Trawling through the political parties’ election manifestos, the most common word you find, alongside ‘change’ and ‘hardworking families’, is ‘fair’. All three main parties claim the mantle of ‘fairness’, that is an equitable distribution of the economic spoils and just and transparent processes to achieve it.
And for once, they all seem to be promising what they preach. So we have, for example, the Liberal Democrats’ proposals to take those earning less than £10,000 out of the income tax net and for compulsory equal pay audits; and Labour’s commitment to raise the national minimum wage by at least the rate of inflation by 2015, as well as the recently enacted provisions in the Equality Act.
But most of all it is evident in the proposals targeting the higher paid, with, for example, Labour freezing top public sector salaries and giving the Financial Services Authority additional powers to control executive pay in banking; the Lib Dems restricting bankers’ cash bonuses and extending disclosure provisions for public companies; and the Conservatives wanting to cap public sector pensions greater than £50,000.
But it was Tory leader David Cameron’s proposal to set up a fair pay review and establish a cap on the pay of top executives in public sector bodies of 20 times the earnings of the lowest paid that seemed to really spark interest. Cameron was right to re-assert the importance of fairness as a national and employer pay policy objective; it has been subordinate for many years to considerations of the market and performance, which have helped to drive the escalation of pay differentials in public and private sectors.
Research clearly shows that perceptions of fair pay and treatment at work can have a major effect on levels of employee motivation. For example, one study found that pay fairness was 25 times a more powerful driver of employee engagement than simple pay satisfaction or competitiveness. Some have criticised Cameron’s proposals for affecting perhaps just a dozen or so public sector employers, although I find it interesting that most remuneration committees are completely unaware of the pay differentials in their organisation and how they have increased.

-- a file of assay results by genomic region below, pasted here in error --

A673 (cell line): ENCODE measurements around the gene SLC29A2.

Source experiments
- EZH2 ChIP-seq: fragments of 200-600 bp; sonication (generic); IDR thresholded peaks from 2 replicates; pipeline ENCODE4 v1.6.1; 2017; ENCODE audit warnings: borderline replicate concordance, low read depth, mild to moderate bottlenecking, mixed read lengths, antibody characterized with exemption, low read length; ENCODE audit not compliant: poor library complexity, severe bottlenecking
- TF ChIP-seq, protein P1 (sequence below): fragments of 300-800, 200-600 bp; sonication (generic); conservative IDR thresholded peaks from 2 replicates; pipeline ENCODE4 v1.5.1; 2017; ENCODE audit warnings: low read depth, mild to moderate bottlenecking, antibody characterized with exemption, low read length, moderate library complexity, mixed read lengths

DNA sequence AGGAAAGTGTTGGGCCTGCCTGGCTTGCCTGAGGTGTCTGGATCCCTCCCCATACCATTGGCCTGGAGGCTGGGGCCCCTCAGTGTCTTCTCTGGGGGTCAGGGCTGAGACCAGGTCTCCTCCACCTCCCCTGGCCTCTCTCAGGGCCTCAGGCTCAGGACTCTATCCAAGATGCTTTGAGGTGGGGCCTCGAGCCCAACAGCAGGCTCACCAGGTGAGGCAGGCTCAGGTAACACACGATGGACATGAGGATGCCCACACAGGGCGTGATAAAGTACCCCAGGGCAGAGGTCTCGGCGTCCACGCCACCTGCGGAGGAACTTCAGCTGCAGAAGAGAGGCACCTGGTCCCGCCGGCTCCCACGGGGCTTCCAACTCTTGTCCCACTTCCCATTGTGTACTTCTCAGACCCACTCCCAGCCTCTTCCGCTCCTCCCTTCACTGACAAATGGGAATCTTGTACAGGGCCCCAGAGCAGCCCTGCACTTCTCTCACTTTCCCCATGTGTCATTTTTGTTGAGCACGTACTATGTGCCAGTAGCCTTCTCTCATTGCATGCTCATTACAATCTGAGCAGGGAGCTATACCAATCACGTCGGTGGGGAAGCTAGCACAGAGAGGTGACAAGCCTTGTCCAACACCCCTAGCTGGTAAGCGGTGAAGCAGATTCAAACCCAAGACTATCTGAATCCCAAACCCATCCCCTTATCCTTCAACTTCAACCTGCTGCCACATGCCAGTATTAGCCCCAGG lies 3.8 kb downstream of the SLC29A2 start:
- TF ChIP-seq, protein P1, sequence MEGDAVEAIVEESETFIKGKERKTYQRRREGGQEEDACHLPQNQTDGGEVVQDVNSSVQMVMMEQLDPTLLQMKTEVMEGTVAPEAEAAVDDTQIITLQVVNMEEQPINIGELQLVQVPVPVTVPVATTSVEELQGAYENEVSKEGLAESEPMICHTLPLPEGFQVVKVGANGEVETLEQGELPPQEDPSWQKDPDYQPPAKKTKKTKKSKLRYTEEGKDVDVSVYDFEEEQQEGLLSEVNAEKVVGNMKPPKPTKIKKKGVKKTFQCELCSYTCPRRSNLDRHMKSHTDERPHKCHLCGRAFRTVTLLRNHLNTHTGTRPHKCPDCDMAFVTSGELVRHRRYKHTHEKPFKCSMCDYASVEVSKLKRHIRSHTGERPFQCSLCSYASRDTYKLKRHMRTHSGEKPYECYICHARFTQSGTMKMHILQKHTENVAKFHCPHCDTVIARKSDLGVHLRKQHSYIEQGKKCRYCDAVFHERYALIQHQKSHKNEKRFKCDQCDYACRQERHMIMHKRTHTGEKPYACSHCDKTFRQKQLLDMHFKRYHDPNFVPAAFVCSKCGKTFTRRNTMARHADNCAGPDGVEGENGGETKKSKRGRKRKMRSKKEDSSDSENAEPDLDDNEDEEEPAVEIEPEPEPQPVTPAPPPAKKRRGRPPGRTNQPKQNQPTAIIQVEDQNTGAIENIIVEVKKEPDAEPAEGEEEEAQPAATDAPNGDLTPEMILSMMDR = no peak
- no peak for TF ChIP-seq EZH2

But it raises important questions for the private sector, where differentials have widened much further. Commentators have pointed out that if this cap was implemented there, then 10 of the chief executives who signed the recent letter opposing the increase in national insurance contributions would have been able to reduce their remuneration levels in total by a cool £70m.
CBI chief Richard Lambert warned last month of the detrimental impact of escalating executive pay. A typical FTSE 100 CEO’s pay has soared from 47 times the average pay (average, not lowest, pay in the organisation) in 1999 – to 81 times last year. Lambert warned that chief executives risked being treated as “aliens” because they were becoming so far removed from the public and politicians.
The trouble with fixed pay ratios and caps is their inflexibility, which can create perverse effects. If Cameron’s proposal was introduced across the public sector, just watch executive pay levels inflate up to the 20 times multiple (10 to 15 times would currently be more typical across local and health authorities) and the trend towards the outsourcing of low-paid jobs intensify.
But the issue, if not the exact vehicle, that Cameron highlights is the right one for all employers to be reviewing and addressing. Company founders John Spedan Lewis and Ove Arup both declared that excessive senior pay divided rather than incentivised organisations. It can be no coincidence that today, the Arup Partnership and John Lewis are two of the UK’s most successful businesses, with high levels of customer satisfaction. They are also characterised by high levels of employee engagement, supported by general all-staff profit-sharing arrangements and comparatively modest internal pay differentials.
And in the public sector, it is the Army – a service where workforce morale and cohesion are life-savingly critical – that displays one of the lowest ratios between highest and lowest paid of 7:1.
Plato proposed that in his Utopia, nobody should earn more than five times what their fellow citizens were paid. Maybe that is unrealistic today; but HR directors should certainly be monitoring their own internal pay differentials and be concerned about how everyone can have the opportunity to share in the success of their organisation.
Better that they do this themselves rather than the politicians and more legislation come and do it for them. And remember that those people that the political parties are appealing too are also your employees.
Duncan Brown, director, HR business development, Institute for Employment Studies
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